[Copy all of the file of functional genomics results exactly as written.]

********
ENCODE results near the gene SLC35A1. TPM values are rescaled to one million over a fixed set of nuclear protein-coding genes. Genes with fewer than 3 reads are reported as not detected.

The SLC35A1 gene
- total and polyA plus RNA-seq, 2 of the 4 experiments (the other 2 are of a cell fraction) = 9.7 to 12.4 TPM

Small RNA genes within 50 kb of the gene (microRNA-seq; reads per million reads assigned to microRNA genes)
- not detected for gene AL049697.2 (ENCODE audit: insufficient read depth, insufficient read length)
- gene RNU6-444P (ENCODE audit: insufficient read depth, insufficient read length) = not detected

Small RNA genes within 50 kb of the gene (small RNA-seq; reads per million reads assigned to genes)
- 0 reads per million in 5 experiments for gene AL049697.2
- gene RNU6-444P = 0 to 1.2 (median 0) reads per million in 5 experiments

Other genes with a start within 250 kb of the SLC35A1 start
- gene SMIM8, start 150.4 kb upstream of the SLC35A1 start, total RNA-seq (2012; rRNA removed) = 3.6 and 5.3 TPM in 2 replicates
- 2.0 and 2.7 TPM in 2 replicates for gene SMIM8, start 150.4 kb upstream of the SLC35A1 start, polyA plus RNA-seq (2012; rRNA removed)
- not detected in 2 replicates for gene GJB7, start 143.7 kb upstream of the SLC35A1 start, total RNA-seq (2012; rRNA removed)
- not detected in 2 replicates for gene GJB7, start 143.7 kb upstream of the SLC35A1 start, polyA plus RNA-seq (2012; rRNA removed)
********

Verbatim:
ENCODE results near the gene SLC35A1. TPM values are rescaled to one million over a fixed set of nuclear protein-coding genes. Genes with fewer than 3 reads are reported as not detected.

The SLC35A1 gene
- total and polyA plus RNA-seq, 2 of the 4 experiments (the other 2 are of a cell fraction) = 9.7 to 12.4 TPM

Small RNA genes within 50 kb of the gene (microRNA-seq; reads per million reads assigned to microRNA genes)
- not detected for gene AL049697.2 (ENCODE audit: insufficient read depth, insufficient read length)
- gene RNU6-444P (ENCODE audit: insufficient read depth, insufficient read length) = not detected

Small RNA genes within 50 kb of the gene (small RNA-seq; reads per million reads assigned to genes)
- 0 reads per million in 5 experiments for gene AL049697.2
- gene RNU6-444P = 0 to 1.2 (median 0) reads per million in 5 experiments

Other genes with a start within 250 kb of the SLC35A1 start
- gene SMIM8, start 150.4 kb upstream of the SLC35A1 start, total RNA-seq (2012; rRNA removed) = 3.6 and 5.3 TPM in 2 replicates
- 2.0 and 2.7 TPM in 2 replicates for gene SMIM8, start 150.4 kb upstream of the SLC35A1 start, polyA plus RNA-seq (2012; rRNA removed)
- not detected in 2 replicates for gene GJB7, start 143.7 kb upstream of the SLC35A1 start, total RNA-seq (2012; rRNA removed)
- not detected in 2 replicates for gene GJB7, start 143.7 kb upstream of the SLC35A1 start, polyA plus RNA-seq (2012; rRNA removed)